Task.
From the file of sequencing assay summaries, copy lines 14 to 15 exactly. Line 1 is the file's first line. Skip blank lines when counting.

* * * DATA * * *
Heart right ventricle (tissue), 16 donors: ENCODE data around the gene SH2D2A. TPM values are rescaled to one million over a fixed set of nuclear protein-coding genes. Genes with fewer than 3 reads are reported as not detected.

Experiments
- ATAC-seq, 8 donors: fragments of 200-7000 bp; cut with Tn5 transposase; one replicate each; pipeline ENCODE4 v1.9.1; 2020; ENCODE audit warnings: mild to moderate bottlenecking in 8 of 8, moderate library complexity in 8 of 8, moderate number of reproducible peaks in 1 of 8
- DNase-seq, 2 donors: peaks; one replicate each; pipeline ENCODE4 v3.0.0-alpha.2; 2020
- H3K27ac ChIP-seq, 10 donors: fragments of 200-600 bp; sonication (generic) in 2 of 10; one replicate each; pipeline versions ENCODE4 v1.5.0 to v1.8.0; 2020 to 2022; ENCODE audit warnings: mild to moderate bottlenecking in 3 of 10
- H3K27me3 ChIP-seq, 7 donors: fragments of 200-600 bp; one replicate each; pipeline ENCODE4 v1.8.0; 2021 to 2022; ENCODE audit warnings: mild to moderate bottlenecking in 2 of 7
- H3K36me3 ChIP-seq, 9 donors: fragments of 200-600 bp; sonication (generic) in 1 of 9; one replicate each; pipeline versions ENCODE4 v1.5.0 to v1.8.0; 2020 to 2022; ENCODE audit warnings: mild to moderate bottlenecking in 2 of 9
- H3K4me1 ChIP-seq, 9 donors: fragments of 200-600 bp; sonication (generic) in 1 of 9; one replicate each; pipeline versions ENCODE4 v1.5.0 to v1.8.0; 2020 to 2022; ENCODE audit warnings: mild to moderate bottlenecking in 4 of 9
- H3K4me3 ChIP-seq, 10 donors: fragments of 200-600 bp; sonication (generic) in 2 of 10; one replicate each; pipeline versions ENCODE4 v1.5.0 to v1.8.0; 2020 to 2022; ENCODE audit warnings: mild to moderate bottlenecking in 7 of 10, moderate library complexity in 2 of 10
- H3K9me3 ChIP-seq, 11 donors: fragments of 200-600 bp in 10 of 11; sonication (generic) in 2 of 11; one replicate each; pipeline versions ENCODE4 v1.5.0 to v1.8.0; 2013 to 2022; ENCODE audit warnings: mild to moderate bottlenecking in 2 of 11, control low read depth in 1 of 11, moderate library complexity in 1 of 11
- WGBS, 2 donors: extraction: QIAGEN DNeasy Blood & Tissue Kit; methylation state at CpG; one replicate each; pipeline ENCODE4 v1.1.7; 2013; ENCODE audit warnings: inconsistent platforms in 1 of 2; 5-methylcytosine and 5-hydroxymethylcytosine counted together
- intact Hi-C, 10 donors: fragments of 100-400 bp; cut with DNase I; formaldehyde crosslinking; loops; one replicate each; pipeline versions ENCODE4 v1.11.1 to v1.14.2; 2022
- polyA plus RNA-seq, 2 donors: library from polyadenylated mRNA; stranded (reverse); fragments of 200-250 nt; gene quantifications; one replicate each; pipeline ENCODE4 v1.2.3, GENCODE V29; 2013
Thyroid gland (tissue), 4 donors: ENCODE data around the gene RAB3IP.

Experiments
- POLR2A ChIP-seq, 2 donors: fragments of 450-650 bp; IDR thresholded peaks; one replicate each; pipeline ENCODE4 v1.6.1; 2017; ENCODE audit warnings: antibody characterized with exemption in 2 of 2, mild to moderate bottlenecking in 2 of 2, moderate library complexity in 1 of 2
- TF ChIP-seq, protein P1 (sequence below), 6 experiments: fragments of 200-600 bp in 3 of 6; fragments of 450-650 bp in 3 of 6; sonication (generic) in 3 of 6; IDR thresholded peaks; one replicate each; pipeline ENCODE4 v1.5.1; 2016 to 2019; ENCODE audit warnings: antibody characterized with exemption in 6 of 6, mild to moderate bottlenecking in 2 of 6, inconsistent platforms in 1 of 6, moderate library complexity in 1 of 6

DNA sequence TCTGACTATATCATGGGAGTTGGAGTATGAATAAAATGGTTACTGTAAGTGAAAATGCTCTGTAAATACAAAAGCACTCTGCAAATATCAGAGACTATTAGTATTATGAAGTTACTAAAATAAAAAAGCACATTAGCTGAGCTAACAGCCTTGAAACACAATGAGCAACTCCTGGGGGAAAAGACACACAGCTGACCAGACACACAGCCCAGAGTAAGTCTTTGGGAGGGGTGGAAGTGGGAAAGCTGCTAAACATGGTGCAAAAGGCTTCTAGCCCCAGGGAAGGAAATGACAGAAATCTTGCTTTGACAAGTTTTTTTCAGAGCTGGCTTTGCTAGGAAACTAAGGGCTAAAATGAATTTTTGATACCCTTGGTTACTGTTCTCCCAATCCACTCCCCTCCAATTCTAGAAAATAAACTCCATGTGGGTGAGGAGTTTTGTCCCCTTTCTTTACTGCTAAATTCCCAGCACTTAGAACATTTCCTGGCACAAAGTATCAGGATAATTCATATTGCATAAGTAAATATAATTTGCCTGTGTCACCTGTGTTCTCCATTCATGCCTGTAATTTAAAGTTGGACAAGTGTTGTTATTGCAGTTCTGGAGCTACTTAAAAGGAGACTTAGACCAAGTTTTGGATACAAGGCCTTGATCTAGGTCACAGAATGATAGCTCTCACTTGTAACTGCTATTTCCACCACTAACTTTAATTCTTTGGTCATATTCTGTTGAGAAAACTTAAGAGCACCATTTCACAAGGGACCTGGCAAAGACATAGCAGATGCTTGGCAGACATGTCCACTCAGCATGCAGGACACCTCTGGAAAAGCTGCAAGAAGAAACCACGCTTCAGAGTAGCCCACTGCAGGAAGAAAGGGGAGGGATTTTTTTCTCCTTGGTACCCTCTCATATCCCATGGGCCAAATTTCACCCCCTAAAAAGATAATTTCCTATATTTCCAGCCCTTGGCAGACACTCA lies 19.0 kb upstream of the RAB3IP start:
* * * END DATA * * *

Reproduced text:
Thyroid gland (tissue), 4 donors: ENCODE data around the gene RAB3IP.

Experiments